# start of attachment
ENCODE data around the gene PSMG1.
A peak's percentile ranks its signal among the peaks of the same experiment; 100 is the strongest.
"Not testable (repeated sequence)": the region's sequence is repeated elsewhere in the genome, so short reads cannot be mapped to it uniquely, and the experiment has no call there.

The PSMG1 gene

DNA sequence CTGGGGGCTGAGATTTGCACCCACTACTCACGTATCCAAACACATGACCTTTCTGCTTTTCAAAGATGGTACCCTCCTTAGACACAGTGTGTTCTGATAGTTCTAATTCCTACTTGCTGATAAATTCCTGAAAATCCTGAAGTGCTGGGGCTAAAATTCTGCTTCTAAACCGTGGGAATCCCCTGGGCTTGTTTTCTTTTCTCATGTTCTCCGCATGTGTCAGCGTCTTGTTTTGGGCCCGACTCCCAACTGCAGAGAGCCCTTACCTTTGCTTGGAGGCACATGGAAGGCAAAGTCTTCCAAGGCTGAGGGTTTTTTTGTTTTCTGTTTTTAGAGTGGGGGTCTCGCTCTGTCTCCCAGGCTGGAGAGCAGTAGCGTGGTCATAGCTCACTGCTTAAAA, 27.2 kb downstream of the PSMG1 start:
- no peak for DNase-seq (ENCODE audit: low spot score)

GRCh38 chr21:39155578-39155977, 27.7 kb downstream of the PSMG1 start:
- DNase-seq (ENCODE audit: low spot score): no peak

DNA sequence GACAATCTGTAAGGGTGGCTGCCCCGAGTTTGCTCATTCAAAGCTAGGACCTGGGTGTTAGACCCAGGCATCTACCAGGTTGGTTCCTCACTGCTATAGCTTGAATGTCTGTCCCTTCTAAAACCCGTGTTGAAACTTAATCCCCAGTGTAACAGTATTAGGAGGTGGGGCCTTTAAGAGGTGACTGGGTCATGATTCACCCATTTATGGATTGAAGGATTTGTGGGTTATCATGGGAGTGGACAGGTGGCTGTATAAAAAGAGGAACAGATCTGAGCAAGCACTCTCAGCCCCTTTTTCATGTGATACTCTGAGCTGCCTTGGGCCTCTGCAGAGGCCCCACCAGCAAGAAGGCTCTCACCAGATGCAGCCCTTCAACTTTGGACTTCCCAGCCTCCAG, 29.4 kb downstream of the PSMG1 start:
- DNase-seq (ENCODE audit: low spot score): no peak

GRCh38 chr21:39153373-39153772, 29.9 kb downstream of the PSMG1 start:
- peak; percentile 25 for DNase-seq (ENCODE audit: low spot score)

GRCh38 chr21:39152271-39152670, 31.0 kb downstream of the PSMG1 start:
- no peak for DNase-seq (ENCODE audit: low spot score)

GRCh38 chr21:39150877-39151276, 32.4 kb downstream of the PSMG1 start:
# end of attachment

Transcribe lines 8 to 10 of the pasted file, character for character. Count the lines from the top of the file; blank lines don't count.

- DNase-seq (ENCODE audit: low spot score): no peak

DNA sequence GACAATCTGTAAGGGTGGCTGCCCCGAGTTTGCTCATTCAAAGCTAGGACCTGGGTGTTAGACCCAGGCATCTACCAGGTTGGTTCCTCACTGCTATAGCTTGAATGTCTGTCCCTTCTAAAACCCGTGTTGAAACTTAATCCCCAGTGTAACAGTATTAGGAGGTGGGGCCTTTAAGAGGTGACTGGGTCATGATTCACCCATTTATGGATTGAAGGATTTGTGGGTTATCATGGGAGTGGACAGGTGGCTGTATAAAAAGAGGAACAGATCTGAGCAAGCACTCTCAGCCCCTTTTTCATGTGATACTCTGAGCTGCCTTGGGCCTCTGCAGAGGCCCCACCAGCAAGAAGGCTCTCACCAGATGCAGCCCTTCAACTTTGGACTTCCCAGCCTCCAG, 29.4 kb downstream of the PSMG1 start:
- DNase-seq (ENCODE audit: low spot score): no peak